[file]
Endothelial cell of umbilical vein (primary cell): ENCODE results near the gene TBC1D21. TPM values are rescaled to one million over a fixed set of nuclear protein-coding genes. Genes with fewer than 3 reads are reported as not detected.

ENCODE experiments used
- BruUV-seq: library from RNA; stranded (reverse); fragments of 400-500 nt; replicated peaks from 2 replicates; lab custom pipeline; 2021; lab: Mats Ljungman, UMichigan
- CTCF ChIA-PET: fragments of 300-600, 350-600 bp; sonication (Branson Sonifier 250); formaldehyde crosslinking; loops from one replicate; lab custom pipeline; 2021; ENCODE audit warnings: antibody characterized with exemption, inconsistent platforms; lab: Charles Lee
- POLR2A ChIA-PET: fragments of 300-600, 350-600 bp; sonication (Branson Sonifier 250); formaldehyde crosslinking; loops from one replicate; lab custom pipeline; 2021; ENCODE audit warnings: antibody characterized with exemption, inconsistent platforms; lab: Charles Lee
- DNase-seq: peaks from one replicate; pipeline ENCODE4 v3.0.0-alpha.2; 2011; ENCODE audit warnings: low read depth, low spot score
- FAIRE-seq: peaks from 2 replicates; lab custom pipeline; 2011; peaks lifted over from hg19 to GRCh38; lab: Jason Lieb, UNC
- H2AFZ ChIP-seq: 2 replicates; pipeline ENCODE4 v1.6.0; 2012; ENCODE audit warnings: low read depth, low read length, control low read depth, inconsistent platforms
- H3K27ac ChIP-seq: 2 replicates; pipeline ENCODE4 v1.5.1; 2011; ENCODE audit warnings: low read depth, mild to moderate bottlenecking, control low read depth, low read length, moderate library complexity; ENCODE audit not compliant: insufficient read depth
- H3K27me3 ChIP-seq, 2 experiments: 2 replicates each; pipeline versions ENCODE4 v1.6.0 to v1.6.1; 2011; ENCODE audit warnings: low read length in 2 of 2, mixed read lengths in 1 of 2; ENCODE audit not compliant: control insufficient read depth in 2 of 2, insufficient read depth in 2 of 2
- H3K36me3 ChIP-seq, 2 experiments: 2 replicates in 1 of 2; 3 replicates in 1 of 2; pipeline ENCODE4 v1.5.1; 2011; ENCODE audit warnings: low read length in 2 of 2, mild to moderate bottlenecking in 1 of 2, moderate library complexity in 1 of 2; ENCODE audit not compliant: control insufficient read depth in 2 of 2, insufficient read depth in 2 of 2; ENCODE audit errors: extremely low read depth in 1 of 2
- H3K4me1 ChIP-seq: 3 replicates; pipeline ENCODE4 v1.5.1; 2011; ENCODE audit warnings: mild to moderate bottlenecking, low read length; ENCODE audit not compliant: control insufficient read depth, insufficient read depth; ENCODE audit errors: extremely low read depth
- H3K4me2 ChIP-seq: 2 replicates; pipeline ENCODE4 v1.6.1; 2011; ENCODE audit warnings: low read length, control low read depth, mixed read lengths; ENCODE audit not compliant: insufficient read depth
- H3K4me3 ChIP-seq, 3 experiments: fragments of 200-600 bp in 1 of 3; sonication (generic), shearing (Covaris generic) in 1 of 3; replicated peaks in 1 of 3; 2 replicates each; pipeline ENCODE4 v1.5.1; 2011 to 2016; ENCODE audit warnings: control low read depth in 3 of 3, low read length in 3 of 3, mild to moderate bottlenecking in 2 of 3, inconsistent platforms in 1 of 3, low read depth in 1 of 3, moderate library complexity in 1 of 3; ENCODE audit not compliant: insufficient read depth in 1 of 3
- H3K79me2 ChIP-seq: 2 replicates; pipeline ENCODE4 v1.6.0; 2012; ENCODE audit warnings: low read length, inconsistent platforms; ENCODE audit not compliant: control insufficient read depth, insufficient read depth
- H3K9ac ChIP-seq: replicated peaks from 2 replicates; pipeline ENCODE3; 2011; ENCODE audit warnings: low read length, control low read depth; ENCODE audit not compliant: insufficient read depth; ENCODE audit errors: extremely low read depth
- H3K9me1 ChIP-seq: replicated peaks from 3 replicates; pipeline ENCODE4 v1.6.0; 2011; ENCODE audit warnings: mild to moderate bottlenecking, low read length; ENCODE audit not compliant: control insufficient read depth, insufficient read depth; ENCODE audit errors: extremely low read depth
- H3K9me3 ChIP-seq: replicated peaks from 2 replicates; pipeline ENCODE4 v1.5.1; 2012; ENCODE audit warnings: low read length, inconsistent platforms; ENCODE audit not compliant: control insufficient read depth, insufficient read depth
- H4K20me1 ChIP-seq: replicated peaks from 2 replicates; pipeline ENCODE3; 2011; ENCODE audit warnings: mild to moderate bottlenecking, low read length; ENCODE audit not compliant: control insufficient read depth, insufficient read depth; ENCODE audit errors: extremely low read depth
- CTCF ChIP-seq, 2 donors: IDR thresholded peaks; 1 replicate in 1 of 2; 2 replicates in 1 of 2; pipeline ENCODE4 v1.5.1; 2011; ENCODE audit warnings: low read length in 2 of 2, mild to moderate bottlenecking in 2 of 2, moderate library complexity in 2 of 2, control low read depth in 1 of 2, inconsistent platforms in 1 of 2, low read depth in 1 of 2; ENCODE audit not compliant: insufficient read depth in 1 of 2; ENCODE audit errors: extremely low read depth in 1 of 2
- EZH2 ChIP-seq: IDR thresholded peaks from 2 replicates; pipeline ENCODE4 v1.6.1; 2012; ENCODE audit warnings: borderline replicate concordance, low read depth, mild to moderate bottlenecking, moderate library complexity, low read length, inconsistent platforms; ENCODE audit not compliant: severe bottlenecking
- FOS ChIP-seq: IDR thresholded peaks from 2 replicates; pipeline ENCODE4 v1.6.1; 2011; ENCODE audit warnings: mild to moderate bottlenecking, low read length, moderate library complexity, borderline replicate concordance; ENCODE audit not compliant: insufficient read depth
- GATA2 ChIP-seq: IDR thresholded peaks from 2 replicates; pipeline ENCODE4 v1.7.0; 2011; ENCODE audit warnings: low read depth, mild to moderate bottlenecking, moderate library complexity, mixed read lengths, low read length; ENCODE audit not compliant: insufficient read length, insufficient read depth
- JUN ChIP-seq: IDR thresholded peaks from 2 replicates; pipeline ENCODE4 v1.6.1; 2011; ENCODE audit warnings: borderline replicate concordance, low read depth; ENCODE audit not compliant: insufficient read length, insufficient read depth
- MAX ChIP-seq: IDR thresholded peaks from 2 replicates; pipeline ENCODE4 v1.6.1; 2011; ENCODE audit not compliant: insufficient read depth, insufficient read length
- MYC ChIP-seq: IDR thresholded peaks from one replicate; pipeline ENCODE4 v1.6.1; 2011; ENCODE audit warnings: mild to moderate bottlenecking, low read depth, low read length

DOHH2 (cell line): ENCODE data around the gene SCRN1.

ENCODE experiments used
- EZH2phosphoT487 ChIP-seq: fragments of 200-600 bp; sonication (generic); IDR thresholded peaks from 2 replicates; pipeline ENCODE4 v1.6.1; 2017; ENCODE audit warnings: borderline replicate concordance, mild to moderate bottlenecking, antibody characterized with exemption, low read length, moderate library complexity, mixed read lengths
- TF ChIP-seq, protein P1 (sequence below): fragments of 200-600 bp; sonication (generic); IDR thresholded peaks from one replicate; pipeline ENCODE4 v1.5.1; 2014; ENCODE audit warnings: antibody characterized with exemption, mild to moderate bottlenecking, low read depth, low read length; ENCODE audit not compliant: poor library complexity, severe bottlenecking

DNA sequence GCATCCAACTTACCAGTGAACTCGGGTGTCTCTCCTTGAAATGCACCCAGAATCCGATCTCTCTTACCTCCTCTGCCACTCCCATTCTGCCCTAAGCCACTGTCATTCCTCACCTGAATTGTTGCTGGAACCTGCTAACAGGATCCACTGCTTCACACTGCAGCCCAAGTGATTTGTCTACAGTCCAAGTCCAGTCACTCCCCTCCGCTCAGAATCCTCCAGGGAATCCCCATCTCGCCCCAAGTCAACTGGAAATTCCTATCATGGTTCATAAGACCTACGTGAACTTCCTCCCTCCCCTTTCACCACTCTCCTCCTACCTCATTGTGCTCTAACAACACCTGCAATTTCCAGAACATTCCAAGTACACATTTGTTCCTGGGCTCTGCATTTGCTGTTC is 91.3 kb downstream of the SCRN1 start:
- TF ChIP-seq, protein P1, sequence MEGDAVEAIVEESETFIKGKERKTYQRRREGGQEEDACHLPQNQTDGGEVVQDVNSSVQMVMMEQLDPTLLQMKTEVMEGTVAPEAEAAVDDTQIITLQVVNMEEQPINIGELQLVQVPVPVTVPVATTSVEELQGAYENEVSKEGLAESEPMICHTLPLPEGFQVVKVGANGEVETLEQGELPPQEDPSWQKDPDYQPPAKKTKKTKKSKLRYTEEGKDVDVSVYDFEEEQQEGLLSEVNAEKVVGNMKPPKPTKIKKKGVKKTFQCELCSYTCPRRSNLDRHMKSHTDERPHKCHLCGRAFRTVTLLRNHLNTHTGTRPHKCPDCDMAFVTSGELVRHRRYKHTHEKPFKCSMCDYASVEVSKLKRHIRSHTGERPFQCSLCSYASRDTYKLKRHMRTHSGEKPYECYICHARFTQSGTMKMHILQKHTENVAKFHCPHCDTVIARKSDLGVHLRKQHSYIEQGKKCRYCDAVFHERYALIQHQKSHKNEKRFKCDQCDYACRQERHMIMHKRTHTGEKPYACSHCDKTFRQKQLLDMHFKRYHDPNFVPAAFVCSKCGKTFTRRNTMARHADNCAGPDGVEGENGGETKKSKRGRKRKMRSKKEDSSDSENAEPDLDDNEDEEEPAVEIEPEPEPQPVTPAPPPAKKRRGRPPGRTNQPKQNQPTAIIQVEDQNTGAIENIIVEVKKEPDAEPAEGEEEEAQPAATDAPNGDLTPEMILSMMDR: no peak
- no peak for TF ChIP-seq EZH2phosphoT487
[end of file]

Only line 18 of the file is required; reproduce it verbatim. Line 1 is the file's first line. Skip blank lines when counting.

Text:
- H3K9me3 ChIP-seq: replicated peaks from 2 replicates; pipeline ENCODE4 v1.5.1; 2012; ENCODE audit warnings: low read length, inconsistent platforms; ENCODE audit not compliant: control insufficient read depth, insufficient read depth